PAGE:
So, you are at home, enjoying the fact that summer has finally arrived in the UK and you can enjoy being outside again. You love wine, of course, but the temperature has made you thirsty and you feel you need something thirst-quenching rather than to savour. You are tempted to drink a longer drink … so that rules out the wine, right? Not exactly
Wine has cultivated the idea that all the creative work needed to enjoy the product has already happened; in the vineyard, in the winery and in the bottle. There’s nothing left for you to do but open, pour and enjoy.
In fact, there’s no law that says you can’t still get creative. Why not blend different wines (SHOCK!), or in this case, make a wine-based cocktail?
It has been happening for years, particularly in hot climates, with drinks like Kalimotxo (pronounced ‘calimocho’ – Red wine + Coke) and Sangria. Well, the Portuguese also have an elegant solution for you, the Port & Tonic.
In this case, the Port in question is white port which is a rarity on our shelves, but not that unusual. It is like other ports, but made exclusively from white grapes, and in the case of ‘Chip Dry‘ from Taylors, fermented a little longer so that the wine is drier too.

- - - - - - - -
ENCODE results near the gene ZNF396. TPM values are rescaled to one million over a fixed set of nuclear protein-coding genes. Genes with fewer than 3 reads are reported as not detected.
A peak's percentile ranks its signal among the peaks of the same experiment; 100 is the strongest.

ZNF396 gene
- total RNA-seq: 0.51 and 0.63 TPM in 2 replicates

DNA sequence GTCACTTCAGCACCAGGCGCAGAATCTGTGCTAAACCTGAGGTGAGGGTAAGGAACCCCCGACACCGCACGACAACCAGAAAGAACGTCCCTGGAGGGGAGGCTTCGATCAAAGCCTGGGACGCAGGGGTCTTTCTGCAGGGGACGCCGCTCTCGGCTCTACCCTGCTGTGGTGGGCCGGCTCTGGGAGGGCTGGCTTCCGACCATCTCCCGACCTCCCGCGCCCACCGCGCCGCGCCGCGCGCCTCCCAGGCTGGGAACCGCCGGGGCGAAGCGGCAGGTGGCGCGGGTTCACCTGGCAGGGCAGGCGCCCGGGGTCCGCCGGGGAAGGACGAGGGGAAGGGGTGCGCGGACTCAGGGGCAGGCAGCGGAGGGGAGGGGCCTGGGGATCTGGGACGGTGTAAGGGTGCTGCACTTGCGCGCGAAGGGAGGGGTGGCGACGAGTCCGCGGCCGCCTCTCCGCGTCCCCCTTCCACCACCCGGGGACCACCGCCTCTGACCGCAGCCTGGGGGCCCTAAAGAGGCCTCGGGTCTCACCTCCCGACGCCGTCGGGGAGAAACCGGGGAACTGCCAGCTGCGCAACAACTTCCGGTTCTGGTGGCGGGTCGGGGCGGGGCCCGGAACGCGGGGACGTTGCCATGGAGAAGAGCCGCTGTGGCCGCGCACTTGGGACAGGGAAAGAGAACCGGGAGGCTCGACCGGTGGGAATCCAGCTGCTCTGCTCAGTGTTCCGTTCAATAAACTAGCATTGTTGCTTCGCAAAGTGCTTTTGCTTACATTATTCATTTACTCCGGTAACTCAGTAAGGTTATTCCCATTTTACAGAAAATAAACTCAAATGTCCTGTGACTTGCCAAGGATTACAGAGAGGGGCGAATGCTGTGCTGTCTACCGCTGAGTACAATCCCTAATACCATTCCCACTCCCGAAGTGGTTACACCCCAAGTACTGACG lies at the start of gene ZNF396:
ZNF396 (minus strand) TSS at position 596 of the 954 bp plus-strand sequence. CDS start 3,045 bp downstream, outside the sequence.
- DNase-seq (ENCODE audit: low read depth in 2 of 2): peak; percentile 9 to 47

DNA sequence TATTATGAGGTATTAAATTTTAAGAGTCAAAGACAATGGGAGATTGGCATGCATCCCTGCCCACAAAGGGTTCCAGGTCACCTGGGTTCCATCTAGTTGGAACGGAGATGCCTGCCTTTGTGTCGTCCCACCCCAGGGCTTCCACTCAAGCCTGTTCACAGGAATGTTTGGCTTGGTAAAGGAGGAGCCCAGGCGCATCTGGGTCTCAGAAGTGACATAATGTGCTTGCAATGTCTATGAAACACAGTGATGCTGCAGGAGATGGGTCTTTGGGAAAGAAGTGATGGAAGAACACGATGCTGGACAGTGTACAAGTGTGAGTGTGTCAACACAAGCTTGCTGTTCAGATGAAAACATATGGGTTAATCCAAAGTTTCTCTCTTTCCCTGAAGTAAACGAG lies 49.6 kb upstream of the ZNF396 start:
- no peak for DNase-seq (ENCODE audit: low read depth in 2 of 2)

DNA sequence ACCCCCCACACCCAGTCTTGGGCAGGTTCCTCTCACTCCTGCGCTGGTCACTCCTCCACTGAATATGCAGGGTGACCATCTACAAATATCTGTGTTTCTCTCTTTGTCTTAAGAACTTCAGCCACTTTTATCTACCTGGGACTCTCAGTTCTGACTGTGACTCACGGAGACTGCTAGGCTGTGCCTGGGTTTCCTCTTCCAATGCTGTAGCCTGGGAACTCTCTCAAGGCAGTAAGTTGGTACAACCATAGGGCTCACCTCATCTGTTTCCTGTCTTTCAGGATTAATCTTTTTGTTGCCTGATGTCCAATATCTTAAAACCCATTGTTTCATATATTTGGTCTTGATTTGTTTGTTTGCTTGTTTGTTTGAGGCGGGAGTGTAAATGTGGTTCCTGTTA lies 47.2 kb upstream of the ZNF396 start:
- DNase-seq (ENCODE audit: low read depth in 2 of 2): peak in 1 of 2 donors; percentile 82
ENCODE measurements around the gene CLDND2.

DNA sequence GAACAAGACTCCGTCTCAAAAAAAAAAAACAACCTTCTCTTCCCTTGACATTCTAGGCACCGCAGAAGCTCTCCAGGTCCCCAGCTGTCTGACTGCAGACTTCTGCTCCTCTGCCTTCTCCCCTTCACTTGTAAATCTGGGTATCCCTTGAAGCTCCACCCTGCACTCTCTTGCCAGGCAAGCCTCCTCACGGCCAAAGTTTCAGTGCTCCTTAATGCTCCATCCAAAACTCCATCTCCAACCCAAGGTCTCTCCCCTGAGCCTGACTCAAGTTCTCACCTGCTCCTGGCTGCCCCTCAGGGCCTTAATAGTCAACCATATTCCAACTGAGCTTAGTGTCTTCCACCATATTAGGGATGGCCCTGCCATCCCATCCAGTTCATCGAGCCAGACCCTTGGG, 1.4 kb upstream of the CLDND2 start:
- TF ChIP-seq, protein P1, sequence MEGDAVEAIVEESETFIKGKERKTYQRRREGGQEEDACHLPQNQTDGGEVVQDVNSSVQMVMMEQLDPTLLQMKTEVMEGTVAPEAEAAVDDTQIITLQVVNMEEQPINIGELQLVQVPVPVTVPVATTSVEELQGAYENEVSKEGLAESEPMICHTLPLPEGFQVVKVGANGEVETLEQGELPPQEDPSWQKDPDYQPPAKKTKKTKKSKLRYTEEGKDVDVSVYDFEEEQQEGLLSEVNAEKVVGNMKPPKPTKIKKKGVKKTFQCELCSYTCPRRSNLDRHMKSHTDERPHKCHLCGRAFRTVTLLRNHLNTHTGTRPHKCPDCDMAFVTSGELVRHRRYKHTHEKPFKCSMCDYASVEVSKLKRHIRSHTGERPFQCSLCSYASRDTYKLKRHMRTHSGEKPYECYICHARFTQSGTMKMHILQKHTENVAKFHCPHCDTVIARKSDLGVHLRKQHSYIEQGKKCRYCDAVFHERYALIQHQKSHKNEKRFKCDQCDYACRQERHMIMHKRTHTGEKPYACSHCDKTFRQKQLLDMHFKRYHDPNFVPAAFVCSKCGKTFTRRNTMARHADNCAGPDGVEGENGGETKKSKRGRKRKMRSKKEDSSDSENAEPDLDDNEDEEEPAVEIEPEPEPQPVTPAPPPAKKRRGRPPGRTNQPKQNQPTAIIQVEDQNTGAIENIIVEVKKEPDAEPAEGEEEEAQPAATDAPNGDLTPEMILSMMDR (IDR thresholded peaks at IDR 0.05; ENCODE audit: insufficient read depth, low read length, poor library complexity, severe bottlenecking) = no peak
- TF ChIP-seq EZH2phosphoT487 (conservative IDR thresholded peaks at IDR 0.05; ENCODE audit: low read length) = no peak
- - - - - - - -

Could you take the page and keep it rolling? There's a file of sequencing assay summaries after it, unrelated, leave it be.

White Port makes a great aperitif on its own (it was a big hit at Christmas with my family), but for a hot day, mix it with tonic for an elegant cocktail.
In the interests of science, this blog and you, I decided to compare the same drink made with the better known Schweppes brand, and the new superstar, “Fever Tree“. I have to say that the Schweppes made a tasty drink, but that it left you with a stronger impression of the tonic, with an almost chemical tropical fruit note which rather masked the port. The Fever Tree version, on the other hand, was more refreshing, and while the tonic water added a pleasant tang, it brought out the fruit and nuttiness of the Chip Dry port. We had a winner!
If you fancy making this yourself this weekend to kick off the BBQ the recipe is ultra-simple:
- 1 part Taylors ‘Chip Dry’ White Port (cold)
- 2 parts Fever Tree Tonic (VERY cold)
- 1 slice of lemon
- 1 mint leaf
Enjoy! I’m off to experiment with the rest of the port and other mixers.
My bottle of Chip Dry Port was given to me as a sample, but can be bought from Budgens (£14.99) or from many other retailers (e.g. Waitrose, Ocado) or independent wine merchants
Fever Tree is now widely stocked in local wine shops but even in the supermarkets